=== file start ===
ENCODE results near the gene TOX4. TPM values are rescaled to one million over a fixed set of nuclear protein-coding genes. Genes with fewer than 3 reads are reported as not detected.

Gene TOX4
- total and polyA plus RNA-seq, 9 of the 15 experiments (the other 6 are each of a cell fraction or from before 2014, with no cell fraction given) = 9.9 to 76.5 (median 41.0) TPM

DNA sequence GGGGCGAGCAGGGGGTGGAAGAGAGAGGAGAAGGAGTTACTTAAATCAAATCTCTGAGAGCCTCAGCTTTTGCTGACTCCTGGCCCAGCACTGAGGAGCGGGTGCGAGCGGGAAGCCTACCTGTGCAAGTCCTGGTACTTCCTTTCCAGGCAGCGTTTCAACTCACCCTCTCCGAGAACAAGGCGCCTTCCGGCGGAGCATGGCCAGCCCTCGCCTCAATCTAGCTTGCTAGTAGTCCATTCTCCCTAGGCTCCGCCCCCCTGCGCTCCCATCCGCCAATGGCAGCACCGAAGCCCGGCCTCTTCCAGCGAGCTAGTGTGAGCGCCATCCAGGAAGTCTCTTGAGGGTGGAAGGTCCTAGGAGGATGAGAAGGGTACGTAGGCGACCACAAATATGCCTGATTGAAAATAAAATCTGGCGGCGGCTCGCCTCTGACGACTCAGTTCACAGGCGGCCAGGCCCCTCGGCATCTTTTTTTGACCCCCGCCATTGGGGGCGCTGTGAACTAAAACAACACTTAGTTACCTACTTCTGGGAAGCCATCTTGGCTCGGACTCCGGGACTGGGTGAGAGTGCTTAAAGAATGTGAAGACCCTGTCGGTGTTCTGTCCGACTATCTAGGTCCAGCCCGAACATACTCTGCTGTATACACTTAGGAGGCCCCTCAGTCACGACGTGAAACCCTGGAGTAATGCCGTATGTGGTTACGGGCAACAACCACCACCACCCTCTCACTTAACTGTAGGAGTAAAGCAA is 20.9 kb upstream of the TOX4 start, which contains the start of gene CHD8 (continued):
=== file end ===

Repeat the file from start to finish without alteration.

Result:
ENCODE results near the gene TOX4. TPM values are rescaled to one million over a fixed set of nuclear protein-coding genes. Genes with fewer than 3 reads are reported as not detected.

Gene TOX4
- total and polyA plus RNA-seq, 9 of the 15 experiments (the other 6 are each of a cell fraction or from before 2014, with no cell fraction given) = 9.9 to 76.5 (median 41.0) TPM

DNA sequence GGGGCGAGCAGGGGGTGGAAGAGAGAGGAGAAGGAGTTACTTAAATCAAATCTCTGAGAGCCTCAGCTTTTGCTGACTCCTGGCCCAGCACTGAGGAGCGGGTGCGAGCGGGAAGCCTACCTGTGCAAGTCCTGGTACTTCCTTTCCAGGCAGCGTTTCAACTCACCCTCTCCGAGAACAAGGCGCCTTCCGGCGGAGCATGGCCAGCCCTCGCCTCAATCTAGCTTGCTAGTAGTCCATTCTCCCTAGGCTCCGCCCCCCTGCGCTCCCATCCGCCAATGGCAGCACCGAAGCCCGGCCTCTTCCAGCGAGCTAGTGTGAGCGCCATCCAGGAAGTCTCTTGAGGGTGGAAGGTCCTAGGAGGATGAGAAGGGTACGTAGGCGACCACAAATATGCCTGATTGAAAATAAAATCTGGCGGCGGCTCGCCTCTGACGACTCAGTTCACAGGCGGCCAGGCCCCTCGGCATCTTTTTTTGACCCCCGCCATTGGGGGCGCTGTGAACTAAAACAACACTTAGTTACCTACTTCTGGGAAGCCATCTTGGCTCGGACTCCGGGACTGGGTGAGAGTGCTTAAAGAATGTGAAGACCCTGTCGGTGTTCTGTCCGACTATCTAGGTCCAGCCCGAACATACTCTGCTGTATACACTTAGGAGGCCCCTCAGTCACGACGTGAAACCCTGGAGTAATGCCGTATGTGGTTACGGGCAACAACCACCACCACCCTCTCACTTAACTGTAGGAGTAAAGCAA is 20.9 kb upstream of the TOX4 start, which contains the start of gene CHD8 (continued):